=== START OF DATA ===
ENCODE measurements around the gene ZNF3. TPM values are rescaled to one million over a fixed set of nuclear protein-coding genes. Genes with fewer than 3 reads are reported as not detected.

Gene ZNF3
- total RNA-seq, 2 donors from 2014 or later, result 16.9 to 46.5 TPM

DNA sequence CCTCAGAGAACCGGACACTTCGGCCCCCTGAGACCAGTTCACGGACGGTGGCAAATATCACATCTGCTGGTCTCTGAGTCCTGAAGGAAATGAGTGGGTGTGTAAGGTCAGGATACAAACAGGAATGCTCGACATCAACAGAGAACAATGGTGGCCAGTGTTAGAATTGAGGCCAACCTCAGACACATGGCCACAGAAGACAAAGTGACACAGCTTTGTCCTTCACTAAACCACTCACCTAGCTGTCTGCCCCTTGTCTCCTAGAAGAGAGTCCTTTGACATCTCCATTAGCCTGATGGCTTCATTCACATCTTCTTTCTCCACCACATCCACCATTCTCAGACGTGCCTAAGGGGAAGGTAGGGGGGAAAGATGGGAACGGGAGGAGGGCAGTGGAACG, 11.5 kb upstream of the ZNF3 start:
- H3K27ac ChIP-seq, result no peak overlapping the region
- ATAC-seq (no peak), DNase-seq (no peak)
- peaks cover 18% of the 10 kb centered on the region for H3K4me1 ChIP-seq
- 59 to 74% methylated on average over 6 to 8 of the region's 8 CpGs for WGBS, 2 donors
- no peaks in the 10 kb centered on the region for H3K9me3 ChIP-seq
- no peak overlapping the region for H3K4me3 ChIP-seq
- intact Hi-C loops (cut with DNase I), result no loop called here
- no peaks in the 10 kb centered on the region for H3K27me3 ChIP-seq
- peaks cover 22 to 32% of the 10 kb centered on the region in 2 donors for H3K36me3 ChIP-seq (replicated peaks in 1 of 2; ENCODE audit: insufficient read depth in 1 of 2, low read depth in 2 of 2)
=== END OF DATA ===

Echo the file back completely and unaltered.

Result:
ENCODE measurements around the gene ZNF3. TPM values are rescaled to one million over a fixed set of nuclear protein-coding genes. Genes with fewer than 3 reads are reported as not detected.

Gene ZNF3
- total RNA-seq, 2 donors from 2014 or later, result 16.9 to 46.5 TPM

DNA sequence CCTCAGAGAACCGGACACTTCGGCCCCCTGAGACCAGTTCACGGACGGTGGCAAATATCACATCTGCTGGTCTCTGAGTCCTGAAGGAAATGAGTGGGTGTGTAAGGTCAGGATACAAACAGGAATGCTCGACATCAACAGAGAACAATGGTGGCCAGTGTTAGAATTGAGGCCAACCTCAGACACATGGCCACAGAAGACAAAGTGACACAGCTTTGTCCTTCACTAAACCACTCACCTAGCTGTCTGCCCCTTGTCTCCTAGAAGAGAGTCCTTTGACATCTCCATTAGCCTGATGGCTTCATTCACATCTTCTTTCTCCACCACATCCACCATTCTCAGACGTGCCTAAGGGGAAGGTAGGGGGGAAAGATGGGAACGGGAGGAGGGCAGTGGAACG, 11.5 kb upstream of the ZNF3 start:
- H3K27ac ChIP-seq, result no peak overlapping the region
- ATAC-seq (no peak), DNase-seq (no peak)
- peaks cover 18% of the 10 kb centered on the region for H3K4me1 ChIP-seq
- 59 to 74% methylated on average over 6 to 8 of the region's 8 CpGs for WGBS, 2 donors
- no peaks in the 10 kb centered on the region for H3K9me3 ChIP-seq
- no peak overlapping the region for H3K4me3 ChIP-seq
- intact Hi-C loops (cut with DNase I), result no loop called here
- no peaks in the 10 kb centered on the region for H3K27me3 ChIP-seq
- peaks cover 22 to 32% of the 10 kb centered on the region in 2 donors for H3K36me3 ChIP-seq (replicated peaks in 1 of 2; ENCODE audit: insufficient read depth in 1 of 2, low read depth in 2 of 2)